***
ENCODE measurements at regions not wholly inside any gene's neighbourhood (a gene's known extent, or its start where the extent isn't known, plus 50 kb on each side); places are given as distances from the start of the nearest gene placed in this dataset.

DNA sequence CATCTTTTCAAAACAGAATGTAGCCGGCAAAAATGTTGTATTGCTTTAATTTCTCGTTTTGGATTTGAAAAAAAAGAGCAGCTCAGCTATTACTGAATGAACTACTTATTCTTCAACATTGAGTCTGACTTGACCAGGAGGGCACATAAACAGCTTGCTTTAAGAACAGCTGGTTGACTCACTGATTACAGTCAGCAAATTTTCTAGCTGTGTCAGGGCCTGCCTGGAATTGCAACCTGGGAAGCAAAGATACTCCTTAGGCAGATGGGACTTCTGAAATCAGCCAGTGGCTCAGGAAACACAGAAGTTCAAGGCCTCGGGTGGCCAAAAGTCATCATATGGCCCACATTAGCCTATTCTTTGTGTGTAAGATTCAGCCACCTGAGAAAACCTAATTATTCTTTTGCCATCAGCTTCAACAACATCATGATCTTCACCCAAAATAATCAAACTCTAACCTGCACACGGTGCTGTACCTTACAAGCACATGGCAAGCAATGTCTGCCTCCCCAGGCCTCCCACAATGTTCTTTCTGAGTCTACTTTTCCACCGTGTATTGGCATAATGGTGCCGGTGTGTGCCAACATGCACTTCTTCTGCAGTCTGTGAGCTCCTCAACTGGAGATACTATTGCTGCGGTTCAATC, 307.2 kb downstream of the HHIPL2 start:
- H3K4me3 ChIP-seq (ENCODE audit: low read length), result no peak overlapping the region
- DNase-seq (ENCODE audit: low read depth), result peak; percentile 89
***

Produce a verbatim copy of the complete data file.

ENCODE measurements at regions not wholly inside any gene's neighbourhood (a gene's known extent, or its start where the extent isn't known, plus 50 kb on each side); places are given as distances from the start of the nearest gene placed in this dataset.

DNA sequence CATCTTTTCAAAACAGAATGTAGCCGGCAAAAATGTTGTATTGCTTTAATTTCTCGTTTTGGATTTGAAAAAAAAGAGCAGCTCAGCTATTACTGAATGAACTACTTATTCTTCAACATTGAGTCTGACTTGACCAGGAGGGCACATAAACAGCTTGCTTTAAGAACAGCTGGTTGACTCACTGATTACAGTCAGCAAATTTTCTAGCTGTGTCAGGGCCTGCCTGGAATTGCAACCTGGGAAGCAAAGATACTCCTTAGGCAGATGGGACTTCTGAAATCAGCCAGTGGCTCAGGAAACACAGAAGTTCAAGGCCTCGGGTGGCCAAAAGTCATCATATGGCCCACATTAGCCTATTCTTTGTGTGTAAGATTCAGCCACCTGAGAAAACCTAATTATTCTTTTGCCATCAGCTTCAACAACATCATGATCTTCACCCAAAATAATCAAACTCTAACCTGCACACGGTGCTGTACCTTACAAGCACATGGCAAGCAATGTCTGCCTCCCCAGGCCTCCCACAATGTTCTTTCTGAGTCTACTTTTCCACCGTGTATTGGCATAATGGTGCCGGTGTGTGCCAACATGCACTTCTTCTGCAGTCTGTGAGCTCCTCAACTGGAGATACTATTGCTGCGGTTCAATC, 307.2 kb downstream of the HHIPL2 start:
- H3K4me3 ChIP-seq (ENCODE audit: low read length), result no peak overlapping the region
- DNase-seq (ENCODE audit: low read depth), result peak; percentile 89